‘Evil Dead’ Movie Review

Featured Article,Movies
April 10, 2013

Remake of ’80s horror classic resurrects original bloody recipe

1160932 - Evil DeadJane LevyLou Taylor Pucci1160932 - Evil DeadShiloh Fernandez;Lou Taylor Pucci;Jessica Lucas;Jane Levy1160932 - Evil Dead
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Evil Dead
Starring Jane Levy, Shiloh Hernandez & Lou Taylor Pucci
Directed by Fede Alvarez
Rated R, 91 min.
Released April 5, 2013

Given the price of movies today, the saturation of advertising and the wide selection of modern multiplexes, it’s highly unlikely that anyone just saunters into a local “movie house” anymore, buys a ticket to whatever’s showing and settles in without any idea of what they’re about to see.

And that’s a good thing, because I’d hate to think of that happening with “Evil Dead.” Anyone who stumbles across this devilishly disturbing movie unaware would certainly be in for shock, revulsion, maybe some nightmares, and possibly a few other nasty, lingering, long-term aftereffects.

To say it’s not for the faint of heart is a whopping understatement.

On the other hand, this is a film that, for some viewers, couldn’t get here soon enough.

“Evil Dead” is a long-awaited remake of one of the most iconic and successful horror movies of the modern era. Its schlocky predecessor of the same name, made on a shoestring budget and released in 1981, created a template that other fright flicks followed so closely it became a cliché: Put a group of young people into a remote, isolated location (like a cabin in the woods), then create a situation in which all hell (quite literally) breaks loose.

The original “The Evil Dead” spawned two sequels and multiple pop-culture spin-offs, made a cult figure of its star, Bruce Campbell (who’d go on to play Sam Axe on TV’s “Burn Notice”), and launched the career of its director, Sam Raimi, who’d later steer the “Spider-Man” trilogy and the recent “Oz The Great and Powerful.” Both Campbell and Raimi were producers of this resurrection of the Dead.

The perpetual life of “The Evil Dead” franchise also created a cross-generational fan base, and that’s who’ll likely be lining up to see just how the new movie stacks up against the first. The distributors are also hoping, of course, that horror fans, curiosity seekers and gore hounds with little or no link to the previous film will be lured by the promise of seeing, as the poster’s tag line promises, “The Most Terrifying Film You Will Ever Experience.”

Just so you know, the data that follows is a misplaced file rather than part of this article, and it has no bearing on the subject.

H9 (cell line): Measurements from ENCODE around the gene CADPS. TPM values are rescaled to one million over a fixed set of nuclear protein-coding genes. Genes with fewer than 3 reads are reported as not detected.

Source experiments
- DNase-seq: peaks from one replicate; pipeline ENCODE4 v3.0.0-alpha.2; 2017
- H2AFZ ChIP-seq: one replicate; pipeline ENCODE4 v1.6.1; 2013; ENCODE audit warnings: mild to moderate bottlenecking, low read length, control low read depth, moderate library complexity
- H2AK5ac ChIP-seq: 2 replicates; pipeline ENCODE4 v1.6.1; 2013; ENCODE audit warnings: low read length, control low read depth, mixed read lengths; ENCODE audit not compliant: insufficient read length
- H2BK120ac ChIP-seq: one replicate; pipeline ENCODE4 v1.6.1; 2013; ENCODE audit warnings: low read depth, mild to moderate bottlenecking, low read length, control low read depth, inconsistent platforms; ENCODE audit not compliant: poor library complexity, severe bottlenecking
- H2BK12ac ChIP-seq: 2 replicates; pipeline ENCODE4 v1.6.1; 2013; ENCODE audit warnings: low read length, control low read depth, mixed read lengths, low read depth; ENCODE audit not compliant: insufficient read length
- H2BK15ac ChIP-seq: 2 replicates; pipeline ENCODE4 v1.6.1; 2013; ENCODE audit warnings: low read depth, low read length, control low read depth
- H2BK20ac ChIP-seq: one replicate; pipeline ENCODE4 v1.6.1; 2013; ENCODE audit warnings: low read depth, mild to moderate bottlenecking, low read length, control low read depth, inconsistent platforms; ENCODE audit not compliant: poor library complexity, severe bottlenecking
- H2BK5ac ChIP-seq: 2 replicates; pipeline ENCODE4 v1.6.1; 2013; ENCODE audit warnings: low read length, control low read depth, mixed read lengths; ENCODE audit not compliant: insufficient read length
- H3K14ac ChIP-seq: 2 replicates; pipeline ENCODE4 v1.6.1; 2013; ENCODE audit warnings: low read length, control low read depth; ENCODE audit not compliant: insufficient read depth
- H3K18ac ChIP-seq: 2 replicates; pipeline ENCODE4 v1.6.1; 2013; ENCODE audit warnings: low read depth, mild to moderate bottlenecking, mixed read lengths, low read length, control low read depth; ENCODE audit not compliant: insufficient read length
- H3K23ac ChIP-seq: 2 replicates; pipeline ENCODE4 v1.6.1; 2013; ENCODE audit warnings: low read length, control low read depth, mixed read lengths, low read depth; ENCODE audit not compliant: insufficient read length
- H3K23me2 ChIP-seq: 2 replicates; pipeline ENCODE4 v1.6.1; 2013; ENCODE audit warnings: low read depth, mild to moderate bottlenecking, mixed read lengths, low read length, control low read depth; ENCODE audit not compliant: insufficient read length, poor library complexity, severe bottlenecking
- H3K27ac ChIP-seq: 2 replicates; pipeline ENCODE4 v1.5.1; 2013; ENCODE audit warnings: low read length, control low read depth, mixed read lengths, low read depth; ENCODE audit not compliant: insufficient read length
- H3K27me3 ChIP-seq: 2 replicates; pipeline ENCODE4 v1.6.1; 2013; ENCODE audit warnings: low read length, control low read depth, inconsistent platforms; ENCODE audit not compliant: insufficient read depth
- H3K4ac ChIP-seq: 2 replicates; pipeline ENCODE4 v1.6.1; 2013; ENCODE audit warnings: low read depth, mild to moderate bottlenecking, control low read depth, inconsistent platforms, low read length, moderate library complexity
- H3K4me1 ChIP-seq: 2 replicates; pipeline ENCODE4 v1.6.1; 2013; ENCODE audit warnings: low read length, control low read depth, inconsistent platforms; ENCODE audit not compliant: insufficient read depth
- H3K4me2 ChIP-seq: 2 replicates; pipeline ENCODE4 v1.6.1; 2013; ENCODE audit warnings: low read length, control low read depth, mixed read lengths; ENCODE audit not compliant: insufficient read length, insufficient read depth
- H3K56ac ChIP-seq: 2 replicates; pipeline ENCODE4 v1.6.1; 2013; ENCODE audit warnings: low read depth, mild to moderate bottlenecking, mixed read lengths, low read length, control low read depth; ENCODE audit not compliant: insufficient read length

Is it terrifying? Well, it’s got some passably scary moments as it recreates the original recipe with two guys, three girls, a woodland cabin, and their discovery in the basement of an ancient book of rituals bound in barbed wire and scrawled with the words “LEAVE THIS BOOK ALONE”—a suggestion that they, of course, ignore.

But beyond scary, what most people who see “Evil Dead” will be buzzing about will be its over-the-top, gross-out globs of blood ’n’ guts, and its nasty new spin on the old devil-inside shocks of “The Exorcist” 40 years ago. Characters are attacked in various ways, with various implements, and some of the most gruesome moments are when demonically possessed bodies do awful things to themselves with electric carving knives, shards of broken glass, box cutters and nail guns.

And there’s battle featuring a chainsaw that has to set a new high—or a new low, depending on how you score such things—for cinematic use of that particular piece of unconventional weaponry.

It’s an extreme cocktail of carnage and dark, horror-slasher humor that’s clearly not for everyone. But it takes the very clichés its own franchise helped create and it runs hard with them, pushing them boldly into inventively grosser, wickedly wild places for audiences who’ve become complacent with the violence on TV shows like “The Walking Dead” and films like “Hostel” and “Saw.”

And in an age when most films rely on computers for special effects, it’s almost an homage to more “authentic,” old-school moviemaking, relying entirely on makeup, prosthetics and good ol’ goop, instead of cheaper, faster, digitized FX.

And so, director Fede Alvarez, making his long-form debut after several short films, has created a big, spewing slab of gory, red meat entertainment, carved out with all the delicacy of a sputtering chainsaw, for fans a horror movie classic that just refuses to die.

But for anyone else, be aware of what you’re about to see before you settle in with your popcorn—or you’ll be in for one very unsettling surprise.

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